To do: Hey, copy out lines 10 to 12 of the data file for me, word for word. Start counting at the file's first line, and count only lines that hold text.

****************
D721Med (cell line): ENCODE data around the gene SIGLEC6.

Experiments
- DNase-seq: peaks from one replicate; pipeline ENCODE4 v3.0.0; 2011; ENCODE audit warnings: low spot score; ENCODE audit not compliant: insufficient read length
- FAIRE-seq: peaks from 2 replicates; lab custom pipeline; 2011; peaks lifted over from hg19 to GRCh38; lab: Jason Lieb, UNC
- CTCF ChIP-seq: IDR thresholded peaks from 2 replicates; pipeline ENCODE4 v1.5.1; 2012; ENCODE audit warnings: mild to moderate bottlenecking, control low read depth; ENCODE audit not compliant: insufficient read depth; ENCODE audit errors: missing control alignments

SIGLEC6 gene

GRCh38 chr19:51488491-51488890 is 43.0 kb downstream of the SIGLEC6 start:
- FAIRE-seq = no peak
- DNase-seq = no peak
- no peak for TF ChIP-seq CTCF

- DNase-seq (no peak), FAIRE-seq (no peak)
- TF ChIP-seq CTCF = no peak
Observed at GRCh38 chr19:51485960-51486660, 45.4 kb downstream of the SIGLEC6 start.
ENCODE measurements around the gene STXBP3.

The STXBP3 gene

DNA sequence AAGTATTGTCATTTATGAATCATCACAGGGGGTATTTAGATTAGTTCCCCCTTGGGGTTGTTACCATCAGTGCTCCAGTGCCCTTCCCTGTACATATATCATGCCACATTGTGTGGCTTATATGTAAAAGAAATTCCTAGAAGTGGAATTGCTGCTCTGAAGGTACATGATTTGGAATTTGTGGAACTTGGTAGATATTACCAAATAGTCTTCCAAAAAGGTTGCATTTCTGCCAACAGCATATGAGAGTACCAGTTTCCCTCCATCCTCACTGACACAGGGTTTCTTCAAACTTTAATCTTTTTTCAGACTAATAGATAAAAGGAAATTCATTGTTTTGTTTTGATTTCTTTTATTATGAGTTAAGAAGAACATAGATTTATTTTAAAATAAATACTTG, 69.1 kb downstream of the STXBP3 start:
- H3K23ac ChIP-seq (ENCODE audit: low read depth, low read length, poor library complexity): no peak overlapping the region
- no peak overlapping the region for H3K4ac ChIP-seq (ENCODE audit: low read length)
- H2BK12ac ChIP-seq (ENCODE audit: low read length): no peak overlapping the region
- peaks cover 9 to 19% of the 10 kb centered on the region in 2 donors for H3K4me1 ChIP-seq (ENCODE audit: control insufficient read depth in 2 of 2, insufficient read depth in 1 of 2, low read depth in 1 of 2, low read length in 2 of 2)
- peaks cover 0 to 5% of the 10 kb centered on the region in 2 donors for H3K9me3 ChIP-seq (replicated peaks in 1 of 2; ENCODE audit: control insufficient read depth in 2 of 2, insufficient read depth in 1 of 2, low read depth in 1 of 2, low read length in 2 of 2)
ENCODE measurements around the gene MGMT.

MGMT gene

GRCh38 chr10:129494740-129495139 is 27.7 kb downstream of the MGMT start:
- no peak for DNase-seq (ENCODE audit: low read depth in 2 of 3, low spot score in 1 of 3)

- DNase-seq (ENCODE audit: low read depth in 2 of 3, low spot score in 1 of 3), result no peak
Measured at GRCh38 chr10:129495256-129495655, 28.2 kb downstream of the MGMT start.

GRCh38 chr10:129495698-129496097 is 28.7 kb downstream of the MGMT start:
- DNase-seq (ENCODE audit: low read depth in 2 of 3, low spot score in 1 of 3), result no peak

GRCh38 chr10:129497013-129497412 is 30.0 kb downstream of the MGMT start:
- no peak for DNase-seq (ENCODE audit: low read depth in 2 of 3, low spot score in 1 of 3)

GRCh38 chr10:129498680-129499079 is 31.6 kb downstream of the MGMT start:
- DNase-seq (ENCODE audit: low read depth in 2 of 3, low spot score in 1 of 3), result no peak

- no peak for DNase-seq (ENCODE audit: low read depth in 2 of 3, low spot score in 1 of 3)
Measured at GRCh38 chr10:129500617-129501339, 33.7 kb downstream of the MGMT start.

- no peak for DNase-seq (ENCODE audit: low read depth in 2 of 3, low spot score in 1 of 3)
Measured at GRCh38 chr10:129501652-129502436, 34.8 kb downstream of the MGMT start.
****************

- no peak for TF ChIP-seq CTCF

- DNase-seq (no peak), FAIRE-seq (no peak)
- TF ChIP-seq CTCF = no peak